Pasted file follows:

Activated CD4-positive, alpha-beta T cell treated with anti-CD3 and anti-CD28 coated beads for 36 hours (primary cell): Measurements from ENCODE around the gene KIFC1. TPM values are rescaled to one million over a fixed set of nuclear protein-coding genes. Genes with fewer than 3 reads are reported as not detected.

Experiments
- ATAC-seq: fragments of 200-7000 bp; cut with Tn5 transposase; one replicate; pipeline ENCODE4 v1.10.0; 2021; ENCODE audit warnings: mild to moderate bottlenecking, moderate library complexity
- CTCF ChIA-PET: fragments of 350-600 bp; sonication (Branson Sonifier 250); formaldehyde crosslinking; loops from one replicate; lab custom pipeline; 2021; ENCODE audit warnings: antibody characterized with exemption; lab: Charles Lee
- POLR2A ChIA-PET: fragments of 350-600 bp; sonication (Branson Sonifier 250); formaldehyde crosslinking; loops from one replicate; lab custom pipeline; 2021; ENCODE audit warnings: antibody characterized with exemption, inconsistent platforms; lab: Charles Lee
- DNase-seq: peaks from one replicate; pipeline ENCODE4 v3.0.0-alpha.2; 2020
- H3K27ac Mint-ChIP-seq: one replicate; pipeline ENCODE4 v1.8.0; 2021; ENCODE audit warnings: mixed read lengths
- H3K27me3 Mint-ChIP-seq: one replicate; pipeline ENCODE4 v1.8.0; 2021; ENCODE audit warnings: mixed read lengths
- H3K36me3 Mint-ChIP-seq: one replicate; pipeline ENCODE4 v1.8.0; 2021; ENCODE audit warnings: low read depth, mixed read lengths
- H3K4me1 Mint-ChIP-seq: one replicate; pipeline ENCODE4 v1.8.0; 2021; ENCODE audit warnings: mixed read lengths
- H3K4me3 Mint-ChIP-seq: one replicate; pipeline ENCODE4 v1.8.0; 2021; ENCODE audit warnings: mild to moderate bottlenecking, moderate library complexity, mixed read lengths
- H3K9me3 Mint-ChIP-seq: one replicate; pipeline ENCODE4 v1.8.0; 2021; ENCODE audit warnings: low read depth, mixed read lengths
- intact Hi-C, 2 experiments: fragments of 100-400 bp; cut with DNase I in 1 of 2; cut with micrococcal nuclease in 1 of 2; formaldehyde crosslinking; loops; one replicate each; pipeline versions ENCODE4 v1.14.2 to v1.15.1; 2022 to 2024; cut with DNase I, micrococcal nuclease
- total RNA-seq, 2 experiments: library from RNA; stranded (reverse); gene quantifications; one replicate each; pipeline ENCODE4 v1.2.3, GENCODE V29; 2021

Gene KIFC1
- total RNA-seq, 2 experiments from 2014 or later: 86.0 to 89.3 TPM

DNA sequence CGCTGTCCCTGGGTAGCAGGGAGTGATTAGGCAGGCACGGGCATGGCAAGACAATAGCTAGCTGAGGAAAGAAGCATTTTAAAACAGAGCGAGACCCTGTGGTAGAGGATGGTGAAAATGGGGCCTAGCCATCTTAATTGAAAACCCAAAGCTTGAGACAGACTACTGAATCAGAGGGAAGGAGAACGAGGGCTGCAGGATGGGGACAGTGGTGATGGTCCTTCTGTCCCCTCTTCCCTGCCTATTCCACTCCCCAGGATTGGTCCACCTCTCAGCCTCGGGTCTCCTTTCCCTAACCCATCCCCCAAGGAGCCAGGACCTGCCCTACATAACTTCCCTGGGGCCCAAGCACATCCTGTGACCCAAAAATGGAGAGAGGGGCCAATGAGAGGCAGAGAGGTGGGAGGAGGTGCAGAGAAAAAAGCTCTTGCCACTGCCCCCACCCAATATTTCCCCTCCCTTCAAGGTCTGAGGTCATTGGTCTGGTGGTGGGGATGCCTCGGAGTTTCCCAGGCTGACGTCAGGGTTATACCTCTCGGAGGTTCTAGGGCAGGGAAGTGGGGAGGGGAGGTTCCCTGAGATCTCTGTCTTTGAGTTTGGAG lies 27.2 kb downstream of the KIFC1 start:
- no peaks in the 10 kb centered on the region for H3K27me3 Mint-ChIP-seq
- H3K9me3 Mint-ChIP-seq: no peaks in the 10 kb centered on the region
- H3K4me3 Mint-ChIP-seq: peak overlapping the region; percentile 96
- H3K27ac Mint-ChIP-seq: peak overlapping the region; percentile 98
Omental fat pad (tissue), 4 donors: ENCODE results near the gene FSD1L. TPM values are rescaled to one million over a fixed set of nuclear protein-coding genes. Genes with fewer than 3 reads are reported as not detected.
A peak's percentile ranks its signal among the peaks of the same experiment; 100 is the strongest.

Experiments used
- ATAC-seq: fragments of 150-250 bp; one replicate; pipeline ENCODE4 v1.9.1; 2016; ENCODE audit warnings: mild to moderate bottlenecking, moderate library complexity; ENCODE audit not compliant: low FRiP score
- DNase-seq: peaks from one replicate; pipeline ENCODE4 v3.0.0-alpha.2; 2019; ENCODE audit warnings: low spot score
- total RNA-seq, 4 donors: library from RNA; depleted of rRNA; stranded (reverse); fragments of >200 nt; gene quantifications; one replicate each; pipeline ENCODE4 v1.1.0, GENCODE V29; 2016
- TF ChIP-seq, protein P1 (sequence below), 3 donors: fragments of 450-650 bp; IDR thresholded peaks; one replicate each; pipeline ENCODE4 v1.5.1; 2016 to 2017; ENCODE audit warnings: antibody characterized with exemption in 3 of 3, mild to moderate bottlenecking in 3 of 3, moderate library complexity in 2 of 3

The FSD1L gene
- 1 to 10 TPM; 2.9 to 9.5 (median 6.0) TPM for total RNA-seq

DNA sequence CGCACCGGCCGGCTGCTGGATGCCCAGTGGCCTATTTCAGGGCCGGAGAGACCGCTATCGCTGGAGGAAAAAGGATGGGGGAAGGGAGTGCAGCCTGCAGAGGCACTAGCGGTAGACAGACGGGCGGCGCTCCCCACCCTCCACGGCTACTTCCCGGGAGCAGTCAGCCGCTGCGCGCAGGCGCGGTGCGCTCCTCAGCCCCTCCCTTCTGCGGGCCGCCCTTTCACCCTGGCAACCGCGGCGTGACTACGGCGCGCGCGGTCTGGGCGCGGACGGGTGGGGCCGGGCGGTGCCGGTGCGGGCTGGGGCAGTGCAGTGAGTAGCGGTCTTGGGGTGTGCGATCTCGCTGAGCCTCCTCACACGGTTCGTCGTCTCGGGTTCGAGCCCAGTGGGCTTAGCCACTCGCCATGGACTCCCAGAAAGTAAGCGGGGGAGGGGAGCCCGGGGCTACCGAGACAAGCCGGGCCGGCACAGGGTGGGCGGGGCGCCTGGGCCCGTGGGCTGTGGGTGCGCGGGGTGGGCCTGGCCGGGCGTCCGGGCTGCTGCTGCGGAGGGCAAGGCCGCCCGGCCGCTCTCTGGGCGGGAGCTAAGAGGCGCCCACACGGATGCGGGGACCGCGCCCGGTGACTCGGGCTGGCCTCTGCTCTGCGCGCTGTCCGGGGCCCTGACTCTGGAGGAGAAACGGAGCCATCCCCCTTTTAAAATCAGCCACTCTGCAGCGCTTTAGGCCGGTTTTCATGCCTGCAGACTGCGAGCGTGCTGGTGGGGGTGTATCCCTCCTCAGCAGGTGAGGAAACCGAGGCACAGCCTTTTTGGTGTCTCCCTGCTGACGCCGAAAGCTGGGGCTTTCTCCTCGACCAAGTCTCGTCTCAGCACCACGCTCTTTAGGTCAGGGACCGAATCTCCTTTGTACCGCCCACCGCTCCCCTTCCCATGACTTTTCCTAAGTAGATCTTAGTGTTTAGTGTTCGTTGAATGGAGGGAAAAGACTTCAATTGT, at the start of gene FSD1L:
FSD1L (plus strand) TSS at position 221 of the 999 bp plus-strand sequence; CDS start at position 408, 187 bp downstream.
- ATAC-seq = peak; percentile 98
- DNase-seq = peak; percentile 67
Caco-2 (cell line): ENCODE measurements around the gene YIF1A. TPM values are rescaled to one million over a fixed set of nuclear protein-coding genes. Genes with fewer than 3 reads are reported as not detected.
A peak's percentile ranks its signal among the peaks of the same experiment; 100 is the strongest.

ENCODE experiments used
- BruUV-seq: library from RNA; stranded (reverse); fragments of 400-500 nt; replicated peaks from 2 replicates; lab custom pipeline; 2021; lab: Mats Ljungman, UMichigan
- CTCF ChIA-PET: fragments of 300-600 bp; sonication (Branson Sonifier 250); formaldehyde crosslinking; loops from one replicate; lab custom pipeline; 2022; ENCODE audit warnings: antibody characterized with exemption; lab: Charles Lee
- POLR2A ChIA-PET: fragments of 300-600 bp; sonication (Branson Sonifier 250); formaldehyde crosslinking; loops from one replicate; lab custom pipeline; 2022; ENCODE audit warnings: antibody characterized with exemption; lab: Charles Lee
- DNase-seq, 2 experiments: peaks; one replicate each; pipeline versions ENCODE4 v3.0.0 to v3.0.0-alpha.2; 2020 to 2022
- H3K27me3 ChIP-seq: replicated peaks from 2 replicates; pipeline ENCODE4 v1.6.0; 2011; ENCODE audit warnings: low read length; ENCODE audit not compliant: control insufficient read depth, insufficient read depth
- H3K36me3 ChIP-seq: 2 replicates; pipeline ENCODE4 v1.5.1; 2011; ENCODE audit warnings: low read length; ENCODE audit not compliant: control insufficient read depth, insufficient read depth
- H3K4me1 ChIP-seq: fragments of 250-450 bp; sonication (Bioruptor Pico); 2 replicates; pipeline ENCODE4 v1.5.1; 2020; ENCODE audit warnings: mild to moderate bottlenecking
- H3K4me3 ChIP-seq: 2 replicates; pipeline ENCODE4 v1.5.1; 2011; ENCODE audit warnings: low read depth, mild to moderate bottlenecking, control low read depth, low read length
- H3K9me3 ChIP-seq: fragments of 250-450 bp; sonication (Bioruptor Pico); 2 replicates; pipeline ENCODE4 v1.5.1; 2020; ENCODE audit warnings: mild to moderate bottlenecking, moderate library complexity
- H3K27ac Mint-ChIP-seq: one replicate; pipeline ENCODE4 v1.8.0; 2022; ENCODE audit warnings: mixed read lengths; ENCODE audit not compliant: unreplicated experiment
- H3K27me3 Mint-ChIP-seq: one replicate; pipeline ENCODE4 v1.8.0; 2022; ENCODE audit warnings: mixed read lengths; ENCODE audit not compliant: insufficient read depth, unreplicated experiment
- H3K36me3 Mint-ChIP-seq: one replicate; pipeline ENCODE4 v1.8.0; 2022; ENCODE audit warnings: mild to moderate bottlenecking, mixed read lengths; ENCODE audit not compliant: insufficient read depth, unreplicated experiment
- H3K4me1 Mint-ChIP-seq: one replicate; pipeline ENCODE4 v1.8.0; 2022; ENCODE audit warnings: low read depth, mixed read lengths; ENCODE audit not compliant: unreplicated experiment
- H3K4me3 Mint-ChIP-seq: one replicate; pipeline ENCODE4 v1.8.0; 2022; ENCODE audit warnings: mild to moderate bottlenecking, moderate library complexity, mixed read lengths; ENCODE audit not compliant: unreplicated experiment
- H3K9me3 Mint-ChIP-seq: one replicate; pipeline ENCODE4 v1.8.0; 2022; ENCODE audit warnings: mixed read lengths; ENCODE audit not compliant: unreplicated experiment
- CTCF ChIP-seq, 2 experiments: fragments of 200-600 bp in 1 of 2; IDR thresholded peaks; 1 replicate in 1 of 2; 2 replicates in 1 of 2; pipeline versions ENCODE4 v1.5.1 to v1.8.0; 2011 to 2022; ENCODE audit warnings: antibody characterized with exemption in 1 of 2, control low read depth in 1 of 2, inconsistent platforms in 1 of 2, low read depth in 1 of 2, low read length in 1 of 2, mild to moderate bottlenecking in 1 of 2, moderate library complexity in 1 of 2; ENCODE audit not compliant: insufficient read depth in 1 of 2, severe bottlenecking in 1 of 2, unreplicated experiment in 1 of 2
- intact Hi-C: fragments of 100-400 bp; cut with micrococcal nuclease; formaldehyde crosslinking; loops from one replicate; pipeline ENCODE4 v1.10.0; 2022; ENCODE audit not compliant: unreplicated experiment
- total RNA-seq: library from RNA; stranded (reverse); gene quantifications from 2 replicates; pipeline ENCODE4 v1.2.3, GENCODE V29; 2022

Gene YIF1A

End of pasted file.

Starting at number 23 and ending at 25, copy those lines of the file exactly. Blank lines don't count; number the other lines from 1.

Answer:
A peak's percentile ranks its signal among the peaks of the same experiment; 100 is the strongest.

Experiments used
- ATAC-seq: fragments of 150-250 bp; one replicate; pipeline ENCODE4 v1.9.1; 2016; ENCODE audit warnings: mild to moderate bottlenecking, moderate library complexity; ENCODE audit not compliant: low FRiP score